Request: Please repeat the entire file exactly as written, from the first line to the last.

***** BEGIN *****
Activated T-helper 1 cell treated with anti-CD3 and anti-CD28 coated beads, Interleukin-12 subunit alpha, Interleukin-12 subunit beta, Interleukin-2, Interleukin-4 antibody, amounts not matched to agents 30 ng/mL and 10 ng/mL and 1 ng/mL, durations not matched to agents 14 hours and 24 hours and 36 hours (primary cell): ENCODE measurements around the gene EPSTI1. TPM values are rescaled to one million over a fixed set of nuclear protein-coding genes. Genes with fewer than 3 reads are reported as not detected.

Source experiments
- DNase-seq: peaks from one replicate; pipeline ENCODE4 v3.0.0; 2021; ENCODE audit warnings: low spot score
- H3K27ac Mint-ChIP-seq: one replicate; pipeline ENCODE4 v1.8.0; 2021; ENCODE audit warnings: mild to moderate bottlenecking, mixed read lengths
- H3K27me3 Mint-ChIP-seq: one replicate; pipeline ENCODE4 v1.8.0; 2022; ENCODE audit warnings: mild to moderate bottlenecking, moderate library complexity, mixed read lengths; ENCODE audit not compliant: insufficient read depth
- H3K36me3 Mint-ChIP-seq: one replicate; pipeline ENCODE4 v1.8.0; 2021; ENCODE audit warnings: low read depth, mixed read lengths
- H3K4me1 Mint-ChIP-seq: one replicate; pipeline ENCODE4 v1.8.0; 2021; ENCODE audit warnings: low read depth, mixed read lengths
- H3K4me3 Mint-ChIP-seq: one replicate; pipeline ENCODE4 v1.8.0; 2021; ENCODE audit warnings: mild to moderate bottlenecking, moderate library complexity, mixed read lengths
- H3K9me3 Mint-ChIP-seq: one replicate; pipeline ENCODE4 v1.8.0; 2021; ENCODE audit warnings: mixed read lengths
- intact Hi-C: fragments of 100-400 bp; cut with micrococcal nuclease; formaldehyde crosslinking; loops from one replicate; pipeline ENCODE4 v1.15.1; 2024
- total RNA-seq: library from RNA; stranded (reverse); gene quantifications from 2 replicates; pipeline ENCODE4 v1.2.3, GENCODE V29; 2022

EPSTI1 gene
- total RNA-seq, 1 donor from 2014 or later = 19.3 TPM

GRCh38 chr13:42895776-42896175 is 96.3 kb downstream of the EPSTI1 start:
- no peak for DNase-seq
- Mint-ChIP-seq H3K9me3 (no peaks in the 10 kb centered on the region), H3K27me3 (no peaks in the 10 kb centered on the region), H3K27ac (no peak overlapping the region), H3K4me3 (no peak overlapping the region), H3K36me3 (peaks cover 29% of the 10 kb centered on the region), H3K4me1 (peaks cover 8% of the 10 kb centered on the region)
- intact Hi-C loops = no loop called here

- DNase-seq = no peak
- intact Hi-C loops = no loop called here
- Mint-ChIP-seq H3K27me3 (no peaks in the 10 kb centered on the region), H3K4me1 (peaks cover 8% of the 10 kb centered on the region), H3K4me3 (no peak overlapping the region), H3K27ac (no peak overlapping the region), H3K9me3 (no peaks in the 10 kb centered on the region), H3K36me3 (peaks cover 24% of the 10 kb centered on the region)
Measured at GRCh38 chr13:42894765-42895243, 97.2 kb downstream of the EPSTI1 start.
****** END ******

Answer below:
Activated T-helper 1 cell treated with anti-CD3 and anti-CD28 coated beads, Interleukin-12 subunit alpha, Interleukin-12 subunit beta, Interleukin-2, Interleukin-4 antibody, amounts not matched to agents 30 ng/mL and 10 ng/mL and 1 ng/mL, durations not matched to agents 14 hours and 24 hours and 36 hours (primary cell): ENCODE measurements around the gene EPSTI1. TPM values are rescaled to one million over a fixed set of nuclear protein-coding genes. Genes with fewer than 3 reads are reported as not detected.

Source experiments
- DNase-seq: peaks from one replicate; pipeline ENCODE4 v3.0.0; 2021; ENCODE audit warnings: low spot score
- H3K27ac Mint-ChIP-seq: one replicate; pipeline ENCODE4 v1.8.0; 2021; ENCODE audit warnings: mild to moderate bottlenecking, mixed read lengths
- H3K27me3 Mint-ChIP-seq: one replicate; pipeline ENCODE4 v1.8.0; 2022; ENCODE audit warnings: mild to moderate bottlenecking, moderate library complexity, mixed read lengths; ENCODE audit not compliant: insufficient read depth
- H3K36me3 Mint-ChIP-seq: one replicate; pipeline ENCODE4 v1.8.0; 2021; ENCODE audit warnings: low read depth, mixed read lengths
- H3K4me1 Mint-ChIP-seq: one replicate; pipeline ENCODE4 v1.8.0; 2021; ENCODE audit warnings: low read depth, mixed read lengths
- H3K4me3 Mint-ChIP-seq: one replicate; pipeline ENCODE4 v1.8.0; 2021; ENCODE audit warnings: mild to moderate bottlenecking, moderate library complexity, mixed read lengths
- H3K9me3 Mint-ChIP-seq: one replicate; pipeline ENCODE4 v1.8.0; 2021; ENCODE audit warnings: mixed read lengths
- intact Hi-C: fragments of 100-400 bp; cut with micrococcal nuclease; formaldehyde crosslinking; loops from one replicate; pipeline ENCODE4 v1.15.1; 2024
- total RNA-seq: library from RNA; stranded (reverse); gene quantifications from 2 replicates; pipeline ENCODE4 v1.2.3, GENCODE V29; 2022

EPSTI1 gene
- total RNA-seq, 1 donor from 2014 or later = 19.3 TPM

GRCh38 chr13:42895776-42896175 is 96.3 kb downstream of the EPSTI1 start:
- no peak for DNase-seq
- Mint-ChIP-seq H3K9me3 (no peaks in the 10 kb centered on the region), H3K27me3 (no peaks in the 10 kb centered on the region), H3K27ac (no peak overlapping the region), H3K4me3 (no peak overlapping the region), H3K36me3 (peaks cover 29% of the 10 kb centered on the region), H3K4me1 (peaks cover 8% of the 10 kb centered on the region)
- intact Hi-C loops = no loop called here

- DNase-seq = no peak
- intact Hi-C loops = no loop called here
- Mint-ChIP-seq H3K27me3 (no peaks in the 10 kb centered on the region), H3K4me1 (peaks cover 8% of the 10 kb centered on the region), H3K4me3 (no peak overlapping the region), H3K27ac (no peak overlapping the region), H3K9me3 (no peaks in the 10 kb centered on the region), H3K36me3 (peaks cover 24% of the 10 kb centered on the region)
Measured at GRCh38 chr13:42894765-42895243, 97.2 kb downstream of the EPSTI1 start.